Evacuation to Zone of Interior - When General Kirk had visited the theater, he had mentioned the fact that the air evacuation of patients was not as good as it could be. He said this with particular reference to the condition of patients being returned from the European terminal, Prestwick, Scotland, to the receiving hospital, Halloran General Hospital, Staten Island, New York (fig. 92). Well, this was not news. Among other inadequacies in the prevailing evacuation system, many had recognized the problem which existed at Prestwick, and steps had been taken to correct the situation. At this time, only a detachment from the 25th Hospital Train was there. Momentarily, the 57th Field Hospital was expected to move in and take over the holding and evacuation function at Prestwick. Later, when the British would be able to turn over certain buildings at the airport to the Americans, plans called for setting up a station hospital at Prestwick to provide local hospitalization service in addition to acting as the air evacuation hospital. Colonel Cutler had asked for the opportunity to investigate thoroughly the receiving and holding of patients at Prestwick and subsequent steps in their evacuation to the Zone of Interior. This opportunity was now his.

Colonel Zollinger fills in - Fortunately, Colonel Zollinger had returned from the Continent, where he had been of inestimable value in organizing surgical and shock teams from general hospitals in transit to augment hospitals of the First U.S. Army and the Advance Section, Communications Zone. During this period, Colonel Cutler had sorely lamented the fact that the best general hospitals with topnotch people could not be used because they had been closed and earmarked for early movement to the Continent. Colonel Zollinger's efforts had attenuated the loss when he was able to put many of these officers to good use where they were sorely needed. And now he was present in England to fill in for the Chief Consultant in Surgery during his absence. There were many items which required his immediate attention. Certain station hospitals, selected to function as general hospitals, required review and augmentation of their personnel; 16 general hospitals had recently arrived, and all required extensive bolstering of professional personnel with qualified individuals, including chiefs of services; the newer auxiliary surgical groups, the 5th and 6th, needed reshuffling of personnel in the component teams and augmentation with temporary-duty personnel from general hospitals before they could be profitably employed; and a list of those LST medical officers meriting commendation was due in the immediate future.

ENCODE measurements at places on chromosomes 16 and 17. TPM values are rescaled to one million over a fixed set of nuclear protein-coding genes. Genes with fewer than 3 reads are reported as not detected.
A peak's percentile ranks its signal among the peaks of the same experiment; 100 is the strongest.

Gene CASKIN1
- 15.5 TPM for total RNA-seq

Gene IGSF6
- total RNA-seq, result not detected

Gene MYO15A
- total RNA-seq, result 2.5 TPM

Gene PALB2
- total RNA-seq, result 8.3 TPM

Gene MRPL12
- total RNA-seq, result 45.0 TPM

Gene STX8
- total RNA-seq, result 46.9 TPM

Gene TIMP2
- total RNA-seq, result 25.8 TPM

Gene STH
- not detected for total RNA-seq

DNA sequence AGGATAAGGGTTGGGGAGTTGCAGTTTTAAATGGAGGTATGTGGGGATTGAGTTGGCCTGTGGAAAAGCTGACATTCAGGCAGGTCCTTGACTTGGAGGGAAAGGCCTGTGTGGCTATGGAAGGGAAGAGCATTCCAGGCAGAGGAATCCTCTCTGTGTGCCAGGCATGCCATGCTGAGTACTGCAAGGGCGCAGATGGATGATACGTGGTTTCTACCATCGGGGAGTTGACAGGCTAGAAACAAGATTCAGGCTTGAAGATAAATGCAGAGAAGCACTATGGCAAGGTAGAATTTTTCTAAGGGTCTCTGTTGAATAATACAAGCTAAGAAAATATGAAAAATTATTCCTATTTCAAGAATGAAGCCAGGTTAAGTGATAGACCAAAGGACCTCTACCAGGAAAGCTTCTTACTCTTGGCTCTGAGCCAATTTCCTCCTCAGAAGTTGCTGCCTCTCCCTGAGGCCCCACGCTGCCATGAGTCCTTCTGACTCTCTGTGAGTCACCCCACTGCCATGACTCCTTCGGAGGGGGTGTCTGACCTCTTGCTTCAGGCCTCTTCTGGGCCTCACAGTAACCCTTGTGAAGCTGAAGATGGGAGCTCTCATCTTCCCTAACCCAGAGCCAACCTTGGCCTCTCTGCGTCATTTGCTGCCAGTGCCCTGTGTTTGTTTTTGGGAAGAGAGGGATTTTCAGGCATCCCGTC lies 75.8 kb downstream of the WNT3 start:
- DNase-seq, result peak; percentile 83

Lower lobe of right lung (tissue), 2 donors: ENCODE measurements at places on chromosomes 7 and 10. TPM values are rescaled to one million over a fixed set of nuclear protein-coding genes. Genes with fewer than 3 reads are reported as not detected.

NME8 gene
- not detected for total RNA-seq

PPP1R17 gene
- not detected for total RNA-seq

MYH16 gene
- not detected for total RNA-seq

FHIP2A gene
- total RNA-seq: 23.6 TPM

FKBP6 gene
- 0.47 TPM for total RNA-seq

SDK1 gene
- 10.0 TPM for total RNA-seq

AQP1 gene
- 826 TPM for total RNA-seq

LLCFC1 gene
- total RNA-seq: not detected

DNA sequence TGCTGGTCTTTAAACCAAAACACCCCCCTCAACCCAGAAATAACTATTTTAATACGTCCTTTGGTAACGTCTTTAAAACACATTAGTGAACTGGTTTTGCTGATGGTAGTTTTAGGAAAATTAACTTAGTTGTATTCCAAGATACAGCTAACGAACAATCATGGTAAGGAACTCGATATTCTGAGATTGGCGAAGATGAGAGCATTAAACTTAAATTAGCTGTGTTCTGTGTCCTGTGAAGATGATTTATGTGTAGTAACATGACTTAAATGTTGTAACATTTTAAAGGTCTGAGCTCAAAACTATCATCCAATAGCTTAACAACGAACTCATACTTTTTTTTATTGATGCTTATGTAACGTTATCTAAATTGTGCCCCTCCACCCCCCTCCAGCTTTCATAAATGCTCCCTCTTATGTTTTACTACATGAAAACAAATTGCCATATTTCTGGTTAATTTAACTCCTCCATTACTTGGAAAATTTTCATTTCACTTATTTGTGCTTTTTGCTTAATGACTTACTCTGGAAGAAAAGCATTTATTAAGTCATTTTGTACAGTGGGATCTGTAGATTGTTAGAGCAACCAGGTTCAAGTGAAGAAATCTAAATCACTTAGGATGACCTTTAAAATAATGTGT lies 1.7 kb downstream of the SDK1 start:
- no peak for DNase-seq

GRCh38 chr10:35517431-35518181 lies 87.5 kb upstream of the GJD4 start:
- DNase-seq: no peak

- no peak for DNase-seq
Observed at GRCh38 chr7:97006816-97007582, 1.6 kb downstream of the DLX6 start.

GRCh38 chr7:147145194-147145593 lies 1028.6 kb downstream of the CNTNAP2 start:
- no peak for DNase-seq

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FIGURE 92.-Air evacuation to the Zone of Interior from Prestwick, Scotland. A. A hydraulic lift being used to raise litter patients to the hatch of a huge 4-motored C-54 evacuation aircraft. B. Patients arriving at Mitchel Field, N.Y., the initial stop in the Zone of Interior.


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Prestwick, Scotland, "Very Sloppy Place."-At the last minute, on Saturday, 12 August, a cable from Washington was received which said that The Surgeon General had agreed to send 250 pints of blood per day beginning on 21 August and that the amount would be increased later. In view of this response, General Hawley was asked whether all three of the officers now had to return to the Zone of Interior. General Hawley replied that they did, and he insisted that they try to get off that night or the next day, Sunday. Colonel MacFee had not even arrived from the Continent at this time. Colonel Cutler and Major Hardin proceeded immediately with their plans. They were ready to leave Sunday morning. Colonel Cutler's account of the first day follows: